Top 2006 turkeys

Variety magazine has published a (very US-centric) review of the biggest movie flops of 2006. Many of these aren’t surprising, and some of them I haven’t heard of – suggesting that they might not have been released in the UK yet. On a side-note, it’s rather patronising how ‘foreign money’ is barely considered worth accounting for in the calculations, despite often being twice the US takings. Anyway…

What is it about lists of the worst performing films that always mkes them interesting? I guess it’s just that so many people had such great belief in a project and it’s strange to see them all being so wrong… Or maybe they didn’t have the belief in it either? Perhaps the makers of the films were all busy trying to convince themselves and others that they were in on a big thing and missed the chance that none of them realised the other person was only pretending too.

The emperor is wearing no clothes, and he appears to be Nicolas Cage in the remake of The Wicker Man: surely if there was ever a film that was going to be a no-brainer appearence in turkey lists then this was it. A remake of a classic British horror/thriller, relocated away from Britain, starring a man better known for his action movies and equine face than his acting range, and ill-advised plot alterations. Nicolas Cage is not Edward Woodward, but what the film really lacked was a convincing big-name enemy, someone against whom the hero could pit his wits. In the first film we had Christopher Lee, and in the second…? Do American actors play ‘evil’ as well as British ones? Can anyone compete with someone like Christopher Lee? Or Alan Rickman? Hell, even Bob Hoskins can play a completely twisted nutter convincingly.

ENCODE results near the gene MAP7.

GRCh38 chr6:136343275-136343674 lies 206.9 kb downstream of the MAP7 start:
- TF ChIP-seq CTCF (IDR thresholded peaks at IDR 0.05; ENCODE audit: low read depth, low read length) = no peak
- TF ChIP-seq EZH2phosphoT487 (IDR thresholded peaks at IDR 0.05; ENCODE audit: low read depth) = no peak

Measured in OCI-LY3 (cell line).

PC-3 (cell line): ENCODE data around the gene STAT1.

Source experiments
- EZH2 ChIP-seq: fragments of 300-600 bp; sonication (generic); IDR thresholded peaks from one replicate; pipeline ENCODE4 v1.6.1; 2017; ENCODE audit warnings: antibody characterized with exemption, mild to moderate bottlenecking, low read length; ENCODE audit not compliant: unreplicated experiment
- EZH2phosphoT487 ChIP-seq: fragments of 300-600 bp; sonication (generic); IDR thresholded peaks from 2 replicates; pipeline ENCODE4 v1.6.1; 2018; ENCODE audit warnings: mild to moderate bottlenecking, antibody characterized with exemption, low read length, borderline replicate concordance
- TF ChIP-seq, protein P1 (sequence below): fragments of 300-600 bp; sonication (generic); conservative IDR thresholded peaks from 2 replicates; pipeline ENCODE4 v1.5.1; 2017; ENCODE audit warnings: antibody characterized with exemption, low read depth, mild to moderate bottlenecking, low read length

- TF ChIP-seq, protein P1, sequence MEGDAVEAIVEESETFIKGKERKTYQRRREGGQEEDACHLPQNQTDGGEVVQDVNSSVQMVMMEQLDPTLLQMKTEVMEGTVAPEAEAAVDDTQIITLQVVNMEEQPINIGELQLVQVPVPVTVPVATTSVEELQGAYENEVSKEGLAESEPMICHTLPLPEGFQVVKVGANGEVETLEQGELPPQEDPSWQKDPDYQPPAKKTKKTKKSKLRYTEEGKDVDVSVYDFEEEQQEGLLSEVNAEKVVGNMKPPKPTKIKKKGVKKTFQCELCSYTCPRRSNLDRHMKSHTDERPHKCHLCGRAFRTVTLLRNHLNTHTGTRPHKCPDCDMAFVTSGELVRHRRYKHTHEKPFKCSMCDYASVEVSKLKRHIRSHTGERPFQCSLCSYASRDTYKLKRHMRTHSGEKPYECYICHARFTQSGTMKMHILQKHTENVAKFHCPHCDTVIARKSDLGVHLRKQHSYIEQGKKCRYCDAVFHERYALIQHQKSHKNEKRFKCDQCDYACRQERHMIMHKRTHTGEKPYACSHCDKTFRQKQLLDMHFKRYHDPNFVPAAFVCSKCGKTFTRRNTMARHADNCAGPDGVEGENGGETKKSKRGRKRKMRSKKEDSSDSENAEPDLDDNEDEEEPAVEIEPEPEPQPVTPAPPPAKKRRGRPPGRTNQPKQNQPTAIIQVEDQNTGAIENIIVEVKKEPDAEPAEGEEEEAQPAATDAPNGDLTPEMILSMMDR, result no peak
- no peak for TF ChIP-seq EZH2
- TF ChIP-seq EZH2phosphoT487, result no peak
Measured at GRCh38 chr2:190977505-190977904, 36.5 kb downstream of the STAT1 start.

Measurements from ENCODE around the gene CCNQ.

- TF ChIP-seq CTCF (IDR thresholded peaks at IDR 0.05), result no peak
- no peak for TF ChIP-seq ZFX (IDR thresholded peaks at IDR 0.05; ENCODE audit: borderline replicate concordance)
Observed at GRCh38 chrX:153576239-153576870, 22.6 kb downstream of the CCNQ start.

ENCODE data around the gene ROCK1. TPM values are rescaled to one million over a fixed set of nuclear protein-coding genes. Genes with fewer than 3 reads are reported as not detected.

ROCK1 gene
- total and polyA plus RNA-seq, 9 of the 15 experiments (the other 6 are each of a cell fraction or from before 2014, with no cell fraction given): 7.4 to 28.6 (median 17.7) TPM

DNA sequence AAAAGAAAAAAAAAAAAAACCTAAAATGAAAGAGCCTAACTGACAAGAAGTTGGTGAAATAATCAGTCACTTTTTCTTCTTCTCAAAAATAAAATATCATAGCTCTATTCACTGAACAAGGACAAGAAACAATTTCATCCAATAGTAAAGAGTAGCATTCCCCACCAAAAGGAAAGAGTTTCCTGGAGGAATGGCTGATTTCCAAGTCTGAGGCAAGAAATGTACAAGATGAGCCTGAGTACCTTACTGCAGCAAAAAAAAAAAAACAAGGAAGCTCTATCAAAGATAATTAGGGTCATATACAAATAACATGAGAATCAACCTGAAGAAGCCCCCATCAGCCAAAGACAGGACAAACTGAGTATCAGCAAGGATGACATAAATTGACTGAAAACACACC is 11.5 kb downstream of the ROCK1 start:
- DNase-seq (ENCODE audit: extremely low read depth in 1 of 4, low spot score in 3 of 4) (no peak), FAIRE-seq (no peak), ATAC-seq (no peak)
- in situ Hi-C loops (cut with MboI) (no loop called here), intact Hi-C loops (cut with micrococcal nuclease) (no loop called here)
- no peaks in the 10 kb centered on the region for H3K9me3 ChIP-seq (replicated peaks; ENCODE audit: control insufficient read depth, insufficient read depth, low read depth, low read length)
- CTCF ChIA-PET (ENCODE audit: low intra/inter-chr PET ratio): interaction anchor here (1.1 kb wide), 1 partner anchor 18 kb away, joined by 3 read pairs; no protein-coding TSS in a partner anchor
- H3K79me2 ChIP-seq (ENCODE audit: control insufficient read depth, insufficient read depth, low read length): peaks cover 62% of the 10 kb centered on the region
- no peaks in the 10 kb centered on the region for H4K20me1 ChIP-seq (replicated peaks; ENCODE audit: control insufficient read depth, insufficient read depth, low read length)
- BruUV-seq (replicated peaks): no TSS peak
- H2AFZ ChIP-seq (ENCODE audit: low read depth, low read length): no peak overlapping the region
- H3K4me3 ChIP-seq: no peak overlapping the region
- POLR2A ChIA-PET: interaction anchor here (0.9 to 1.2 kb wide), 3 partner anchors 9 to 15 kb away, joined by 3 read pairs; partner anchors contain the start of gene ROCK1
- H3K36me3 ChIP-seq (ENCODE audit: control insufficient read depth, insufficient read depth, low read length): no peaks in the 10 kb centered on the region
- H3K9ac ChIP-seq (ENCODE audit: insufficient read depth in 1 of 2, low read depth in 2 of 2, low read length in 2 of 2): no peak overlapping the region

Variety doesn’t take the ‘this was a turkey from the beginning’ view of its films, but their response to The Wicker Man is quite amusing:

Cage’s mopey face didn’t make for titillating marketing.

Another phrase that they use is more telling though:

[The Wicker Man] faced the dilemma of not fitting neatly into either the horror or thriller genre.

Do audiences really need such comfortable boundaries? In recent years films like Donnie Darko and Eternal Sunshine of a Spotless Mind have shown that you don’t have to be in a genre, or even have the biggest stars, to work. Maybe the secret that Hollywood is missing is that audiences are getting better at spotting yet another dud remake, and that should strike fear into a lot of projects that are probably being pitched as you read this.

The Variety article is here.
Origianl source from the ever-reliable Register.

More about the Adolescent Radioactive Black Belt Hamsters

Long-term readers of this blog may remember that I posted about the Adolescent Radioactive Black Belt Hamsters back in September. Bizarrely, my blog post must have found its way into the Google archives because I just got a comment from the creator of the ARBBH: